Part of the answer is simple: his team had a better S% when Stralman was on the ice than it did with McDonagh was out there. I give Stralman no credit for that because I buy the research that says that defencemen have a negligible impact on S%. That still leaves the fact that the Rangers get more shots when Stralman’s on the ice than they do with McDonagh. I do give Stralman credit for that.

    I think it’s important to remember this: points aren’t offence. Points are an attempt to divvy up credit for offence according to crude mechanical rules that may or may not bear any resemblence to who deserves the credit for the offence. We know that there are cases in which points don’t accurately reflect someone’s offensive contribution. To pick an easy example, there are many players who played with Joe Thornton who saw their points spike: Glen Murray, Patrick Marleau, Jonathan Cheechoo and Bill Guerin all spring to mind.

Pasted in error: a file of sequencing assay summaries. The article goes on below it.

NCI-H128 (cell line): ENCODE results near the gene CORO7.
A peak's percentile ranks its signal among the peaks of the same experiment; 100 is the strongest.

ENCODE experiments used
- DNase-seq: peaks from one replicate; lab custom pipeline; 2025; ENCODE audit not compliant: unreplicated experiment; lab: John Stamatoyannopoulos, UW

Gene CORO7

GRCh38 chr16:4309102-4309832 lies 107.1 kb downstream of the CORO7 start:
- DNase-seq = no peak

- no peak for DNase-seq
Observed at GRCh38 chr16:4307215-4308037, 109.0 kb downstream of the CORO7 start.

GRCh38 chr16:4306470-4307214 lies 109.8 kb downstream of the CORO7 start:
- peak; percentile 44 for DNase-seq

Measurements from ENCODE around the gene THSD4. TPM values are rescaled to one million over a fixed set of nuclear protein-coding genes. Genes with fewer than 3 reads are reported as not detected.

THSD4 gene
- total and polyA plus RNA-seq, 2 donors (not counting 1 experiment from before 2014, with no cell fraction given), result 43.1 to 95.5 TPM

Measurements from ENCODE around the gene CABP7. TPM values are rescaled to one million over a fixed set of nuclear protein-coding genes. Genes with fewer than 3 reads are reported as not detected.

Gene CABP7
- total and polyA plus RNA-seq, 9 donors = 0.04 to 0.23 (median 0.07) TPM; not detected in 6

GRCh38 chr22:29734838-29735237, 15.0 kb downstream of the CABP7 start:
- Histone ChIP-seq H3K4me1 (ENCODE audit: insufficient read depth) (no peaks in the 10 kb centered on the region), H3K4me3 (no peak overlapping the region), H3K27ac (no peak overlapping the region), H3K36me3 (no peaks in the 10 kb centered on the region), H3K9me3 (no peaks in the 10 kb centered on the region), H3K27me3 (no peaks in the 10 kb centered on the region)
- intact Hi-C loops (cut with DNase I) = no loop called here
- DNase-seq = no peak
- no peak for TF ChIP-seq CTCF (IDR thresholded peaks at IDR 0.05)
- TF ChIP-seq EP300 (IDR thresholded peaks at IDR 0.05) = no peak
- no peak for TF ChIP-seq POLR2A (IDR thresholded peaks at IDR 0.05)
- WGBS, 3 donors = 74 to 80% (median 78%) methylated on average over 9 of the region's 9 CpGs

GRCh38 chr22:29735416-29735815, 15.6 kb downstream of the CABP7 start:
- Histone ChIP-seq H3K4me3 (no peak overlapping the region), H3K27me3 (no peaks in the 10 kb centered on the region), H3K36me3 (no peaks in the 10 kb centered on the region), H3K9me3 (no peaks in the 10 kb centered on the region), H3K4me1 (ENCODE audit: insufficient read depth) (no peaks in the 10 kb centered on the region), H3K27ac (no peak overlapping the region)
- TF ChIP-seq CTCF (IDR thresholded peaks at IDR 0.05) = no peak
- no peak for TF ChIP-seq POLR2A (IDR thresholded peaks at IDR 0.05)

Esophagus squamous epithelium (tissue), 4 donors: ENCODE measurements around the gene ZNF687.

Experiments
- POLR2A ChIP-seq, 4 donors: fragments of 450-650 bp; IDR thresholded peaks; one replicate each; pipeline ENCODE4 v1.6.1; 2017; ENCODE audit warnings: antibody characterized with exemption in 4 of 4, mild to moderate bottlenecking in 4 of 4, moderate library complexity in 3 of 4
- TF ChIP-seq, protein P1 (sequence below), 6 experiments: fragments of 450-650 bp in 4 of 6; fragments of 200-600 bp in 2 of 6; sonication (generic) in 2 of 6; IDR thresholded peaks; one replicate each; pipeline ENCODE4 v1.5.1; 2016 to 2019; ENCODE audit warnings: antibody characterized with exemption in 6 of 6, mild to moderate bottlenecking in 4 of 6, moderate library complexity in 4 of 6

Did those players just suddenly get better when they played with Thornton? I doubt it. I think that what happened was that Thornton creates buckets of offence and our archaic system of crediting players for offence inappropriately credited some of the players who played with him with offence that was actually created by Thornton.

    If you accept that this is a thing that happens and that hockey’s system of crediting people for offence can credit people with offence for which they aren’t responsible, does it not also seem plausible that hockey’s system of crediting people for offence can fail to credit people for offence for which they are responsible?

    On that line of thinking…Craig MacTavish talked to Mark Spector about various things the other day and said this:

    “We need a puck-moving defenceman, another one,” says the second-year GM. “Justin (Schultz) is developing, and is going to be very good at that. But we need somebody to challenge open ice, and open up ice for our forwards.